Two have. Wells Fargo and U.S. Bank announced that they will discontinue their deposit advance products, which are typically short-term loans of a few hundred dollars that are automatically repaid from a customer’s checking account each pay period. Similar to payday loans, they carry triple-digit interest rates when calculated on an annualized basis.
Consumer advocates, like the Center for Responsible Lending, call them “predatory” and have asked federal regulators to ban the products. According to the Center for Responsible Lending, the average advance loans carried a term of 10 days, plus a fee of $10 per $100 borrowed, amounting to approximately 365% APR. Such loans carry such steep fees that borrowers often can’t afford to pay them back by the time the loan is due leading the borrower to renew the existing loan or take out additional loans.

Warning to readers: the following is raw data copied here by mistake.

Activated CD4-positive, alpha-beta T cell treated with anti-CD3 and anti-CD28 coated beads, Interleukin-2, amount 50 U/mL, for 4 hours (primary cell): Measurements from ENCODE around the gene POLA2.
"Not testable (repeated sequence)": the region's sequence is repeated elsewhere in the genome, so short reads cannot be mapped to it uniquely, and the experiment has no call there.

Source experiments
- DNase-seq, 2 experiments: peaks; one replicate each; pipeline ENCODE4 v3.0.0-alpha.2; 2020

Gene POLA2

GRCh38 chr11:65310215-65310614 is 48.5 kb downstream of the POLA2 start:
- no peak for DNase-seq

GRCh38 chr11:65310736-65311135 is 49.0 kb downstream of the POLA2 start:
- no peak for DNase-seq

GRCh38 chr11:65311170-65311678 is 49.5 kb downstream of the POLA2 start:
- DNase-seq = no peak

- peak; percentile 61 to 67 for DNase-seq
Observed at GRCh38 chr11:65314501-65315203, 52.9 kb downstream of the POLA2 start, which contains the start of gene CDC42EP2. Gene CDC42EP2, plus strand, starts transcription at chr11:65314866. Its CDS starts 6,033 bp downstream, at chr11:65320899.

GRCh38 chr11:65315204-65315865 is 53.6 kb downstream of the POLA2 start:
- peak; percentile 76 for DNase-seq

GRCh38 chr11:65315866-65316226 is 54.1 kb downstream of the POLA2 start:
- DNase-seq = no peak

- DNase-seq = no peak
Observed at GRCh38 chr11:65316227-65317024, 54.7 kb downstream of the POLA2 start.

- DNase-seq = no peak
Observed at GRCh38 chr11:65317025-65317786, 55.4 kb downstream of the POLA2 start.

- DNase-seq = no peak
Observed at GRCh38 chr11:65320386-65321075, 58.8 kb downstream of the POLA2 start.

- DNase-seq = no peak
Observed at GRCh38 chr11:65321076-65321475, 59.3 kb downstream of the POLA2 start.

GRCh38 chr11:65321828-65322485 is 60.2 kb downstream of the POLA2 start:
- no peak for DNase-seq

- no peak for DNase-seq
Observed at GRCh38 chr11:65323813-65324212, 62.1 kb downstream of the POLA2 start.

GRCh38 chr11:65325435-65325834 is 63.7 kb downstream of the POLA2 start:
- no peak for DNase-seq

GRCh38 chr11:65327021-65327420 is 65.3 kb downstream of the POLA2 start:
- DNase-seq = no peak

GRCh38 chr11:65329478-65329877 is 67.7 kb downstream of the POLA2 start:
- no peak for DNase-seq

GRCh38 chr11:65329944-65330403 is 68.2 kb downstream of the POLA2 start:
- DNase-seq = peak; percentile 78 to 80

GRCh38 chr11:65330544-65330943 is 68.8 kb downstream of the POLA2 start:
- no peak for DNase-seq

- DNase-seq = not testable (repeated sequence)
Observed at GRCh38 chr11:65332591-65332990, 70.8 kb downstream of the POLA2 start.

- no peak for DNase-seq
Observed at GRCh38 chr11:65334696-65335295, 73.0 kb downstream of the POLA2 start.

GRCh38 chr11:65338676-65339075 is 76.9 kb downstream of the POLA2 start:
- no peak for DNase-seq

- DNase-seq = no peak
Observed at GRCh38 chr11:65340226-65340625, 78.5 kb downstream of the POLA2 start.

In late 2013, the Federal Deposit Insurance Corporation (F.D.I.C) issued a warning to banks, saying that small-dollar loans need to be affordable and that the borrower’s ability to repay needs to be taken into consideration when issuing these loans. Now, several banks, including Wells Fargo and U.S. Bank, have decided to scrap these loans altogether.
If you are struggling to pay your basic living expenses, schedule a consultation with one of our debt settlement attorneys who can likely help you deal with excessive debt without incurring the exorbitant interest rates of payday-like loans.
Latest posts by Kevin Fallon McCarthy (see all)
- Public Servants’ Second Chance at Federal Student Loan Forgiveness - April 10, 2018
- CREDIT CARD LOSS FOR SMALL BANKS AT AN EIGHT YEAR HIGH - March 22, 2018
- Rise of the Jumbo Student Loans - March 17, 2018
- Credit Card Market: Now and Then - February 23, 2018
- Make Your Credit Cards Work for You - January 23, 2018